I’ve shot a 100-grain broadhead for as long as I can remember, mostly because my arrow of choice has been carbon. It’s recommended to shoot the 100-grain with lightweight arrows, and to opt for a 125-grain head on heavier, aluminum shafts. This year, out of curiosity, I decided to try a heavier broadhead, and the results have been impressive.
I experimented with the Drone 100-grain and 125-grain models. I use a Mathews Z7 Extreme with a draw weight of 62 pounds. I shot the 100-grain broadhead, then marked where it hit. Then I screwed the heavier one onto the same arrow and shot from the same distance. The heavier broadhead shot less than one inch lower, but I noticed the penetration had increased. I shot again from farther away, and came up with the same results, which ultimately convinced me to switch to the heavier broadhead. Here’s a few reasons to consider making the switch yourself.
While a lighter arrow equals more speed, it also results in less momentum. Throw a wiffle ball at a window at 25 mph and it will probably bounce off. Toss a baseball at 10 mph, and the window will likely break. The greater the mass of an arrow, the more force it takes to slow down. This is good when your broadhead reaches its downrange target. The result is better penetration. A heavier arrow is also much more forgiving and results in a quieter shot because it absorbs the energy from the limbs to the arrow.
A 125-grain broadhead will increase the momentum of your arrow, resulting in deeper penetration.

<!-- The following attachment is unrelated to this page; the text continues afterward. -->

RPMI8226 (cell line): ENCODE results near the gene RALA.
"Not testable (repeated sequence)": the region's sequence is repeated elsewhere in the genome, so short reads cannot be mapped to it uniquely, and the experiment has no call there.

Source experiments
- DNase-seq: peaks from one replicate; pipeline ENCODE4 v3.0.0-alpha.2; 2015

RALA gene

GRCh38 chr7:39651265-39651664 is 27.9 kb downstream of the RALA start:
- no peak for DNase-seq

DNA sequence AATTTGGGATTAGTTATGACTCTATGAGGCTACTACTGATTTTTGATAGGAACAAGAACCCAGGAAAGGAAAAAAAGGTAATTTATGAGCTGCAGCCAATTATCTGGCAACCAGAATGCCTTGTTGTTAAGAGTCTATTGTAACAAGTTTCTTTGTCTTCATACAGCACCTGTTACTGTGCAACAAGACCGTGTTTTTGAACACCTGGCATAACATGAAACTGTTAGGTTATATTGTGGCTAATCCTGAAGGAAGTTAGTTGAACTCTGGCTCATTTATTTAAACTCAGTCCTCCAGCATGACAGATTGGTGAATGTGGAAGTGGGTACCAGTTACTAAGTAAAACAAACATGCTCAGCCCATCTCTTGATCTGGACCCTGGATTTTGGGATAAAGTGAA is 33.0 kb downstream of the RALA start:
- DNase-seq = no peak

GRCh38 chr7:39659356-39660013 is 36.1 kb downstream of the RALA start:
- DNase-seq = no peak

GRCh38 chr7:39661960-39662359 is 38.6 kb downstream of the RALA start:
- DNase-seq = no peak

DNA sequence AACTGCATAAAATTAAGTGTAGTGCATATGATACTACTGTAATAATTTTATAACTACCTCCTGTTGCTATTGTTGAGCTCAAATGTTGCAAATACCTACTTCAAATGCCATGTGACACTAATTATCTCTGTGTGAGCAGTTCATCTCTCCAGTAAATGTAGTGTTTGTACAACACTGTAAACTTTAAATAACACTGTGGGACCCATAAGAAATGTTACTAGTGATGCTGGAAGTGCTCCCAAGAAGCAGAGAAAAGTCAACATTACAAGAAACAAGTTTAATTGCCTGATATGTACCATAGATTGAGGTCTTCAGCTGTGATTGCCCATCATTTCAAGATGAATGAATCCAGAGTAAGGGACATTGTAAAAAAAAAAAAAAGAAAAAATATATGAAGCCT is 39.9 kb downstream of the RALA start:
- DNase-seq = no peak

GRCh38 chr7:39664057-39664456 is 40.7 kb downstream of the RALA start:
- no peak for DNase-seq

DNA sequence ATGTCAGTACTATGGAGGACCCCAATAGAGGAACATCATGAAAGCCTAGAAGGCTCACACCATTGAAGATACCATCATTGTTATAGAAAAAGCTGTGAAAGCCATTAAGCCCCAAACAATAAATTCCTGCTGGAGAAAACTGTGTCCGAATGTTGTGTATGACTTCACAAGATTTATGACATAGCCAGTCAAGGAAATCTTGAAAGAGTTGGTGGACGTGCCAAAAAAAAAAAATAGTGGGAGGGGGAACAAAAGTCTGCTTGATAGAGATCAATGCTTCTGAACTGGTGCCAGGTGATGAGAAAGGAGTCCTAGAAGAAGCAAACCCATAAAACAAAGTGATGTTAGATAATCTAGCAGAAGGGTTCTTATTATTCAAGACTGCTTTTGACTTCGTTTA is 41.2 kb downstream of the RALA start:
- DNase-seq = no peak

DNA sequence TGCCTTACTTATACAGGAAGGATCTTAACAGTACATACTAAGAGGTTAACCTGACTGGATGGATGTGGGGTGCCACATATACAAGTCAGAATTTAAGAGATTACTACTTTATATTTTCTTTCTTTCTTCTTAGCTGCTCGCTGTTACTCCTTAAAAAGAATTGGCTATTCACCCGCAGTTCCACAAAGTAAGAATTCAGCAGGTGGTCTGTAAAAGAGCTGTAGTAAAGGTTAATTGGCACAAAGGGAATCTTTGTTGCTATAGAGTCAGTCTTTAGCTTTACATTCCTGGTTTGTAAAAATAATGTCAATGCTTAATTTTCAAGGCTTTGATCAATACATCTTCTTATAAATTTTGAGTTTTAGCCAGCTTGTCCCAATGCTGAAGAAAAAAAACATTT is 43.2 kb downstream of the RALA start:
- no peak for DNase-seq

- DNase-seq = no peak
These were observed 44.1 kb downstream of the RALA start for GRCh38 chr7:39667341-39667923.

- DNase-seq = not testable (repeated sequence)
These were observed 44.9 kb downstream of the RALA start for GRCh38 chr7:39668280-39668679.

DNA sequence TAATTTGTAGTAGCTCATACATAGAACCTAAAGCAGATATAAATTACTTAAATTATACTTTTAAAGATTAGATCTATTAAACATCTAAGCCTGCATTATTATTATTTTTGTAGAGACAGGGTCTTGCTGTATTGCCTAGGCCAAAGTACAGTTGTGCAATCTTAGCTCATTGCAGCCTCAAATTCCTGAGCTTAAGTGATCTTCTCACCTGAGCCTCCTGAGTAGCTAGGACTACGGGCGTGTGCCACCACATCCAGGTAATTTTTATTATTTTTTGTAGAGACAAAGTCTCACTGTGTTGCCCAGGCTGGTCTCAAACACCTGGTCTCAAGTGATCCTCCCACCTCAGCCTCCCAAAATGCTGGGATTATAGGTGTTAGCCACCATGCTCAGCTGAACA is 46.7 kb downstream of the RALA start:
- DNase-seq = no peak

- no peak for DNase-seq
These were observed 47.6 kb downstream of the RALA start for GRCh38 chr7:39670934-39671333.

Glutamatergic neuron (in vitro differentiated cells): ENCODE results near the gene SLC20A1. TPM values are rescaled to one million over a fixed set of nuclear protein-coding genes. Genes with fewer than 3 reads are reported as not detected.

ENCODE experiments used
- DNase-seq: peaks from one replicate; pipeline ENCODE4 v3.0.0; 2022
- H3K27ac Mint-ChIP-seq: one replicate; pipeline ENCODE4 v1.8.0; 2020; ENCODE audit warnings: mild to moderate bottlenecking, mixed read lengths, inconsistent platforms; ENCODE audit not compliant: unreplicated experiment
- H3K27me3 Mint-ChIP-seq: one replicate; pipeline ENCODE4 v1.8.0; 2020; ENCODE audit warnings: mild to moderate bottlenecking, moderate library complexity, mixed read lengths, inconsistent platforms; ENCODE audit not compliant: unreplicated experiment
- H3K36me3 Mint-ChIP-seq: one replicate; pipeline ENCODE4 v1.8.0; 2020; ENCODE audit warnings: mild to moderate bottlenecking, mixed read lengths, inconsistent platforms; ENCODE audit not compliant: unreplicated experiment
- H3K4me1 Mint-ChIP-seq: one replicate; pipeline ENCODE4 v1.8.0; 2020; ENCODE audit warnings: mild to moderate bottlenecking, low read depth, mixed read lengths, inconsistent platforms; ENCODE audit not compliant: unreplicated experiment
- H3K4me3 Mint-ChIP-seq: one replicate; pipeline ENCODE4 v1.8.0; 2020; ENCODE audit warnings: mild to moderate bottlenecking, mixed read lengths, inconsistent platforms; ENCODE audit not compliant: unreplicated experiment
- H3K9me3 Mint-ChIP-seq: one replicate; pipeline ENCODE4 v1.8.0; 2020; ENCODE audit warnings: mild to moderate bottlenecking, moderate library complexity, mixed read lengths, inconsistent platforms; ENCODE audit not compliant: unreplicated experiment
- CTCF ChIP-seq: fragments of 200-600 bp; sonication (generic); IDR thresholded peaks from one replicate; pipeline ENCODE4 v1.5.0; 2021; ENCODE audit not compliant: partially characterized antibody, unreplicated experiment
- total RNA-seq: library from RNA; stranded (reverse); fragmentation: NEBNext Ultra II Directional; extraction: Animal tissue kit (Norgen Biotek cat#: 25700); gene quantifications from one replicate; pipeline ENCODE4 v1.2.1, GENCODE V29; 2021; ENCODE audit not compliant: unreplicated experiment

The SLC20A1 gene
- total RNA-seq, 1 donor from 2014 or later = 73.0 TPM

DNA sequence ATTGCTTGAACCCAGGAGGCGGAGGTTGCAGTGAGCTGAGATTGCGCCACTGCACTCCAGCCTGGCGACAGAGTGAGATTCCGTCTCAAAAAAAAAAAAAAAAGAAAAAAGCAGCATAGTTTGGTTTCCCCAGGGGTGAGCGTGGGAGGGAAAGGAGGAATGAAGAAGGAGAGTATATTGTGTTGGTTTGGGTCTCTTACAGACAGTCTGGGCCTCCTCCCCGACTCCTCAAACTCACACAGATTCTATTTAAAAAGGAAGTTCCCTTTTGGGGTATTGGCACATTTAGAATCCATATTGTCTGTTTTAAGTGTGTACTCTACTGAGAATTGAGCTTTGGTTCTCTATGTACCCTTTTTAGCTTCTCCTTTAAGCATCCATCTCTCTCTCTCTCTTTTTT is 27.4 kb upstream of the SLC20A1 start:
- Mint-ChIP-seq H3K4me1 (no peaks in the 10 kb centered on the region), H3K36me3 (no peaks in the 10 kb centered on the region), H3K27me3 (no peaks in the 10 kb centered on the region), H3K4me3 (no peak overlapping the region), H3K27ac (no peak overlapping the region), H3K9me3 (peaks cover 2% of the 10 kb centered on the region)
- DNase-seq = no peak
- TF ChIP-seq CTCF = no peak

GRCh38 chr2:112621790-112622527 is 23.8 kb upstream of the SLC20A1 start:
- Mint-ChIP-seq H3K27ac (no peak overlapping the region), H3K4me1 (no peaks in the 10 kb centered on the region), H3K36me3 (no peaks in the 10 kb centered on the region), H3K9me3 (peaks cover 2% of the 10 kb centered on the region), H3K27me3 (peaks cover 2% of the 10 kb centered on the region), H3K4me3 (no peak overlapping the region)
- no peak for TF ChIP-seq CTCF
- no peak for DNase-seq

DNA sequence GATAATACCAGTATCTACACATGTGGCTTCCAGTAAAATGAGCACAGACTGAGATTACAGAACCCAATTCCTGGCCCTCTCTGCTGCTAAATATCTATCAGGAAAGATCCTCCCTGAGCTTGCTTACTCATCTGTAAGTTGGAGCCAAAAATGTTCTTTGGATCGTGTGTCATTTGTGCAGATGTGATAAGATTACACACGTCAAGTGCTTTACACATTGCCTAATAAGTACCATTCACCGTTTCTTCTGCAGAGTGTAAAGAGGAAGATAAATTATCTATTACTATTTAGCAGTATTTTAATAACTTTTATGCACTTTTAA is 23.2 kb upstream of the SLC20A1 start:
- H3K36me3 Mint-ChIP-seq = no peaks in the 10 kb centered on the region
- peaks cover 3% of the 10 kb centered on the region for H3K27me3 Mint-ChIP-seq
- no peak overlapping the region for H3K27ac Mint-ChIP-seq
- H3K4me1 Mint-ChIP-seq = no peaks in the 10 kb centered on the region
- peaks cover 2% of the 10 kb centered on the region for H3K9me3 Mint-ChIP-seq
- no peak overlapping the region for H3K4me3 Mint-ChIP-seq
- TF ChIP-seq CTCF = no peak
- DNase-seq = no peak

Increased Front of Center
A heavier broadhead also increases the front of center (FOC) of an arrow. This isn’t the center of the arrow, but the location of where the arrow balances after components (nocks, fletchings, inserts, broadheads) are installed. Knowing the FOC will assure you have a good compromise between stable arrow flight and range, and aids in choosing the proper broadhead grain. Check out the steps to finding the FOC on a recent blog on bow tuning.
An arrow with low FOC can fly erratically. You typically want between seven to 11 percent FOC, but some bowhunters swear by a higher one, sometimes as high as 15 percent. A 125-grain broadhead turned out to give me around 10 percent FOC, which helped to stabilize my arrows faster, gave the fletchings more leverage to control flight and increased penetration.
All these benefits are great, so why do so many shooters still opt for 100-grain broadheads? A heavier arrow flies slower. You lose about six feet-per-second for every 25 grains of arrow weight added. This used to be an issue in the past, and might be for some shooters drawing back less weight, but today’s bows are capable of shooting 300-plus feet-per-second. Losing a bit of speed is worth the increase in penetration.